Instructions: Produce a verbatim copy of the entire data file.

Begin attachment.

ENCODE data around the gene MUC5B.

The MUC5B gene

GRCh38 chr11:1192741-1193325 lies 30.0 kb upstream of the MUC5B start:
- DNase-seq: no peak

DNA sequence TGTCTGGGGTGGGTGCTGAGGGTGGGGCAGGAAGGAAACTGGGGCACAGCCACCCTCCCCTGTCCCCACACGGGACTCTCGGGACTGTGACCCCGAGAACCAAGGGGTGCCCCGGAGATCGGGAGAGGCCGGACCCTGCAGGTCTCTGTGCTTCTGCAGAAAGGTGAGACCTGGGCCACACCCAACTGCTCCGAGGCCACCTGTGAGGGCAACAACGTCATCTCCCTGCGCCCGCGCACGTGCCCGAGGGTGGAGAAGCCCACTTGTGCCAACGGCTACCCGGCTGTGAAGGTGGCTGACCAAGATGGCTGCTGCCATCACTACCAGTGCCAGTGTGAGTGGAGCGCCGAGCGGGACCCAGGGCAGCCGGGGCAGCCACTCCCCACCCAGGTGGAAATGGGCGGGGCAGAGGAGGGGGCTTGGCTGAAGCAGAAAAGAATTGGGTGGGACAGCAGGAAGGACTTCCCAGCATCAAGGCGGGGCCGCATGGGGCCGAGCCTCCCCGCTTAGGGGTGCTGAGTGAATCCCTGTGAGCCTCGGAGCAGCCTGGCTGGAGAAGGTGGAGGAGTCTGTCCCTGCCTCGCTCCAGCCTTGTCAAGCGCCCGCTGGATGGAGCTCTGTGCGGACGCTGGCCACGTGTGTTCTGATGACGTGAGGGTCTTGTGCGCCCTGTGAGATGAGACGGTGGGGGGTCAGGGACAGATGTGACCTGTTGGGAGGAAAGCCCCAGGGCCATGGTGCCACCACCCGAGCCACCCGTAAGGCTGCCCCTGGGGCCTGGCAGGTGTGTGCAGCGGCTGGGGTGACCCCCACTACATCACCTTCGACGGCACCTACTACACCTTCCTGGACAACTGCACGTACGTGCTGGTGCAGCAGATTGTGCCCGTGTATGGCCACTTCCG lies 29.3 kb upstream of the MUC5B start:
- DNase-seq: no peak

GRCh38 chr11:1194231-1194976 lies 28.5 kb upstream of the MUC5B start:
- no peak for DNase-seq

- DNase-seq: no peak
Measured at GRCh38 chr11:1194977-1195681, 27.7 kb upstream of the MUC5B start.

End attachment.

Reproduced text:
ENCODE data around the gene MUC5B.

The MUC5B gene

GRCh38 chr11:1192741-1193325 lies 30.0 kb upstream of the MUC5B start:
- DNase-seq: no peak

DNA sequence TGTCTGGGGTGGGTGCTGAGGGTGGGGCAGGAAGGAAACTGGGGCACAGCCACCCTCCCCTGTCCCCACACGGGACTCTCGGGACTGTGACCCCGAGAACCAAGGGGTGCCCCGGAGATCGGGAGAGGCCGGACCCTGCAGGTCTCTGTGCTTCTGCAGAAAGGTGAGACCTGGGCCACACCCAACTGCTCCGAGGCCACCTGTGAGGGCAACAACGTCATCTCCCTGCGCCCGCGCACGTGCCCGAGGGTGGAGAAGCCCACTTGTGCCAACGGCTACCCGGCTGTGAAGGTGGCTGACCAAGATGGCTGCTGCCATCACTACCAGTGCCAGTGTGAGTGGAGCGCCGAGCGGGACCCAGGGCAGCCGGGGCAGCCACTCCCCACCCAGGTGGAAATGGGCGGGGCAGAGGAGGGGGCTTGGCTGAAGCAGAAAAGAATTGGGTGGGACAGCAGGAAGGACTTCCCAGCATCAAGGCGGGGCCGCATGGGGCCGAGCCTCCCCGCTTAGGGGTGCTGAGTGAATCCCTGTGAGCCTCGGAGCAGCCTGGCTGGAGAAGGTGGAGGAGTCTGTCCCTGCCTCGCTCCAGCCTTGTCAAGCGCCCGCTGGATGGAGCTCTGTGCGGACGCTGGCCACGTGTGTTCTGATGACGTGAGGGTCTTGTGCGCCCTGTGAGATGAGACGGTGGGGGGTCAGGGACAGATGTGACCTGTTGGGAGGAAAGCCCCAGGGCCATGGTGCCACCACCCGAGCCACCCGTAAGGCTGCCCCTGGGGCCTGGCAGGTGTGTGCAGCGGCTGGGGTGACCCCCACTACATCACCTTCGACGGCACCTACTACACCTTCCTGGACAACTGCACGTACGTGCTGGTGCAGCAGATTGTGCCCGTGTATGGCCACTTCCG lies 29.3 kb upstream of the MUC5B start:
- DNase-seq: no peak

GRCh38 chr11:1194231-1194976 lies 28.5 kb upstream of the MUC5B start:
- no peak for DNase-seq

- DNase-seq: no peak
Measured at GRCh38 chr11:1194977-1195681, 27.7 kb upstream of the MUC5B start.